Geographical Information. Artenara's municipality places in the middle west of the of Gran Canaria and its surface is 66,69 square kilometres. It is a small villa that is located in the summit zone of the Island and its altitude is 1.771 meters on sea level. Though the municipality is in the interior, part of its territory comes up to the coast. Its orography is very steep and stands out in its big extensions of forests, the mountains of The Moriscos, The Mora, Roque García, The Brezo, Altavista (1.376 m) and Tamadaba with Pico Bandera (1.444 m). The forests of Tamadaba and Tirma have turned into two natural redoubts best preserved of Gran Canaria due to its practical inaccessibility. Artenara relies on the major basin of the Island, Tejeda's Boiler. Likewise, in this municipality are the most ancient geological materials of Gran Canaria, in fact, it is one of the villas with major number of caves, which were housings of the aborigines.
History. Artenara's region was an important aboriginal accession. This pre-Hispanic population is located especially in the places of Acusa, Artenara and Tirma. After the conquest of Gran Canaria, and owed fundamentally to the inaccessibility to the summits, in Artenara pervive the aboriginal population one more century is mixed with the families of Castilians and Portuguese who settle themselves in the place. The occupation of the region will be a slow process, due to the fact that most of the manpower of the island is centred on the sugar production. At the end of the XVIth century, this situation changes, producing a strong demographic growth. During the XXth century, the municipality suffers the rural exodus, due to the socioeconomic conditions and its own characteristics.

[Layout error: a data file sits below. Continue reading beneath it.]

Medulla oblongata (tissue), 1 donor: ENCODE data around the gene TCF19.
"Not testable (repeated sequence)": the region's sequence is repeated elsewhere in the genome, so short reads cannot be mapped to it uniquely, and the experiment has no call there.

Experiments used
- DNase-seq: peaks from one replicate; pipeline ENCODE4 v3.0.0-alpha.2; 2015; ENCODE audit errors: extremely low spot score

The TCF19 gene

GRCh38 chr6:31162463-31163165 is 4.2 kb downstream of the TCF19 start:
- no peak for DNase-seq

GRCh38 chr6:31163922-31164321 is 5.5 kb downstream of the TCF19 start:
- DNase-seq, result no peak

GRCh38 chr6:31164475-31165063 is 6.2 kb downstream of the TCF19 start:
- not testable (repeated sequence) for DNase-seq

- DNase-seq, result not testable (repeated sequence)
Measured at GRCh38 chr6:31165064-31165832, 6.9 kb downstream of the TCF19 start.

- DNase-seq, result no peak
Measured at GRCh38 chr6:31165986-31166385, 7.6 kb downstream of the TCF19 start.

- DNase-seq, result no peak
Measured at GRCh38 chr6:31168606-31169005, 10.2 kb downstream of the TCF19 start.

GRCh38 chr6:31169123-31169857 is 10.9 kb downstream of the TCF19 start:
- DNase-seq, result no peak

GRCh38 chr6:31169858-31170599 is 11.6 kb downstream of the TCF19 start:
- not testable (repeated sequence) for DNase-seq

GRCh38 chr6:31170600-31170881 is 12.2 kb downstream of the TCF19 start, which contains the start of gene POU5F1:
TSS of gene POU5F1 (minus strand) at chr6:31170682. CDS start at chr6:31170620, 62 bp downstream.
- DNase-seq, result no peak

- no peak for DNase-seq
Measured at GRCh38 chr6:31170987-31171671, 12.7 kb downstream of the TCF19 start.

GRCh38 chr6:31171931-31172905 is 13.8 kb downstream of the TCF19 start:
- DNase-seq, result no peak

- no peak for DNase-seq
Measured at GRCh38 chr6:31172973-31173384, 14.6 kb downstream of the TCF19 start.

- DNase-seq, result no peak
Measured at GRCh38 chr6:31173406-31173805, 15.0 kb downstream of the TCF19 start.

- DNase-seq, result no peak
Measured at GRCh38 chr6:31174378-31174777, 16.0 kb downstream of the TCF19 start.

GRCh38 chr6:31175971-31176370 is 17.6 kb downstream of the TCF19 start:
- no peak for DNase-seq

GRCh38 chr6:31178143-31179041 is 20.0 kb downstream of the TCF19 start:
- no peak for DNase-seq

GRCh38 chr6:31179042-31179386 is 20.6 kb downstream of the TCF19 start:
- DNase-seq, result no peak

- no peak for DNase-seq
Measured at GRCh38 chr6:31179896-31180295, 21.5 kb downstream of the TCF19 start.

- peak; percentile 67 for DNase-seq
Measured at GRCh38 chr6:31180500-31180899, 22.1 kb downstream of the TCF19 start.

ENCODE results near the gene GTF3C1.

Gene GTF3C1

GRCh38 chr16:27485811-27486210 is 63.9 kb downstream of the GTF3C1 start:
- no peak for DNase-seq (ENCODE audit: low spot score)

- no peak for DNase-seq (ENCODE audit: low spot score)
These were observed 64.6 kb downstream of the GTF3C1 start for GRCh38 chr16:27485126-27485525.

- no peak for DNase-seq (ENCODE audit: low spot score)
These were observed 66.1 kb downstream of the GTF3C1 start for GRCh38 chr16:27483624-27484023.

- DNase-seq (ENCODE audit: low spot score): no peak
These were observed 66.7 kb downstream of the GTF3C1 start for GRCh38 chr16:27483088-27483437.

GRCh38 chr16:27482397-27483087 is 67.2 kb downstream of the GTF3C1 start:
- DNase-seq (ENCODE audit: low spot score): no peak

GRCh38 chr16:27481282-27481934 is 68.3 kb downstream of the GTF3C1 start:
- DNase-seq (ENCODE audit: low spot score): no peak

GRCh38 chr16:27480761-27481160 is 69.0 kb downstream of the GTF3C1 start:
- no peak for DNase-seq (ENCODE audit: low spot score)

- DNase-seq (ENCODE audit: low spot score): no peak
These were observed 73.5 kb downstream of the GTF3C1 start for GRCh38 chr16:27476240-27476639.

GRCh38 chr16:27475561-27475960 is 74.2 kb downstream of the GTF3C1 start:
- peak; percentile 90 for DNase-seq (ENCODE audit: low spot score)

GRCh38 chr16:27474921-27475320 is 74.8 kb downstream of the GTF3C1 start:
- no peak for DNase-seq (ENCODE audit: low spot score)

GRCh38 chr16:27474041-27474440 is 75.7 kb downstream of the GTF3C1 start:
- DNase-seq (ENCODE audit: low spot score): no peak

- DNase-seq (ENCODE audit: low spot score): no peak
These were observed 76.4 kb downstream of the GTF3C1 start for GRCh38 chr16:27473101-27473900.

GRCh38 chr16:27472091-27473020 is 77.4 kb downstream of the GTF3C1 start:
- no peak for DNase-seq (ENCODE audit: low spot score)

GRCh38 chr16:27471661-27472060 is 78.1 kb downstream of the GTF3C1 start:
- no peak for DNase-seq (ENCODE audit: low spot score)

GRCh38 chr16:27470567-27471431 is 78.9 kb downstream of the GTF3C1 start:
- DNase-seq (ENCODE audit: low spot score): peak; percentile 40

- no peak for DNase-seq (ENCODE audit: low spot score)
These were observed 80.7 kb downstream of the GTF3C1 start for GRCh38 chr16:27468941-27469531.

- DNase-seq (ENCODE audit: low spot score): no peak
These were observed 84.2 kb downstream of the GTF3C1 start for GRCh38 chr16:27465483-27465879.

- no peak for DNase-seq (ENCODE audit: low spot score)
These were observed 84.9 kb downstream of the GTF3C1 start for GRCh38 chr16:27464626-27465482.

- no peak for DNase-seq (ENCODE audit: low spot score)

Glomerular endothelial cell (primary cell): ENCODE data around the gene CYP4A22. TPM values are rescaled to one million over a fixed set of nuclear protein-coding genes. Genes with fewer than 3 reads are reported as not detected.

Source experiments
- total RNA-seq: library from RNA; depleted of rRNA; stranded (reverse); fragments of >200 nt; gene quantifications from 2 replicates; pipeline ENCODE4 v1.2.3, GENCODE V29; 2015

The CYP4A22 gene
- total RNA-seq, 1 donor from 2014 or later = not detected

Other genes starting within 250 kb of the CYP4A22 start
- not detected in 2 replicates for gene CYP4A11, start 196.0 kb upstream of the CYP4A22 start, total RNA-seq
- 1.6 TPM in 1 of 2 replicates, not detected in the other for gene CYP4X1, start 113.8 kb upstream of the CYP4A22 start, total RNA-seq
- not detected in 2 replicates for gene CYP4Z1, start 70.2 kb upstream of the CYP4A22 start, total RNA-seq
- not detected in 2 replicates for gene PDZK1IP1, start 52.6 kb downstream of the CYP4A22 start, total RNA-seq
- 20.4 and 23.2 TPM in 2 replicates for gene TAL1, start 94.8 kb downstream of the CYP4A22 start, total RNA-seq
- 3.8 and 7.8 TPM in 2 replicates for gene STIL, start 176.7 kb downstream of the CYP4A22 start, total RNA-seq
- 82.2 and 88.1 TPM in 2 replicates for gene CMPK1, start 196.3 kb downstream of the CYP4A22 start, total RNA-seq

Holidays. The Holidays in honor to the Virgin of The Cuevita are the most popular in Artenara's municipality, which they have turned in peregrination for parishioners and rosemaries of all the municipalities. The holiday begins on August 15 with the Descent of the Image from the Sanctuary to the Parochial Church.